Q: What is the difference between heavy cream and whipping cream? A: The distinction is the amount of fat in each. Whipping cream contains 30...

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Q: What is the difference between heavy cream and whipping cream?

A: The distinction is the amount of fat in each. Whipping cream contains 30 percent to 36 percent fat, while heavy cream, sometimes called heavy whipping cream, has 36 percent to 40 percent fat.

Heavy cream is often the richest cream commercially available — good for making desserts.

Whipping cream, which is lighter, is commonly incorporated into sauces and soups and used as a garnish for desserts.

It’s best to use whipping cream when you want a soft dollop — on top of a slice of pumpkin pie, for instance.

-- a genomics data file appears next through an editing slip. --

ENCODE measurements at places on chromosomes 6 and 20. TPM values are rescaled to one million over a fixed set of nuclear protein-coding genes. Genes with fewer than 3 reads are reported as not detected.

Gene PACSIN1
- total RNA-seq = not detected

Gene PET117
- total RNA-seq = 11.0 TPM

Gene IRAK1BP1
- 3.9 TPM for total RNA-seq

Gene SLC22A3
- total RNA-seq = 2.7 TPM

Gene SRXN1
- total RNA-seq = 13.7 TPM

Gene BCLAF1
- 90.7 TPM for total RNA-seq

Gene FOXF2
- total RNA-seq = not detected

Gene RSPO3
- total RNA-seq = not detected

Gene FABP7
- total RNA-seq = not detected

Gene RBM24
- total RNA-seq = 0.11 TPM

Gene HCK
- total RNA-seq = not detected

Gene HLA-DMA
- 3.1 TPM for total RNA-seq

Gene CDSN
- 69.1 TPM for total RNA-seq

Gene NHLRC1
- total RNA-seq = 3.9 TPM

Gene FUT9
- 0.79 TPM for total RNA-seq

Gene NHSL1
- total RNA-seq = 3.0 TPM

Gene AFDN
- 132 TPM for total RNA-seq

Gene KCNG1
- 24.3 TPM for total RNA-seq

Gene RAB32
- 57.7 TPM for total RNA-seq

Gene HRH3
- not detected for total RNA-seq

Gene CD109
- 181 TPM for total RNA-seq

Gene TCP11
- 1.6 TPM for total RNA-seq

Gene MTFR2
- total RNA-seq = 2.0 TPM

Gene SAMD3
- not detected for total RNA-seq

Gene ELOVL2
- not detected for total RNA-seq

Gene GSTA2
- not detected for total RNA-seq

When whipped, heavy cream mounds into stiff peaks better than whipping cream does.

For the best results when whipping either type of cream, chill the bowl and beaters for 10 minutes in the freezer. Be sure that the cream is cold, too.

If you’re using a food processor, use the steel blade for just a few seconds. Stop beating when the cream stiffens; overbeating can cause butter to form.

If you’re concerned about fat content for health reasons, use evaporated milk in place of heavy cream, but only in recipes that ask for it to be stirred in, since it’s impossible to whip evaporated milk.

Questions may be sent to mslletters@marthastewart.com or Ask Martha, care of Letters Department, Martha Stewart Living, 11 W. 42nd St., New York, N.Y. 10036. Sorry, no personal replies.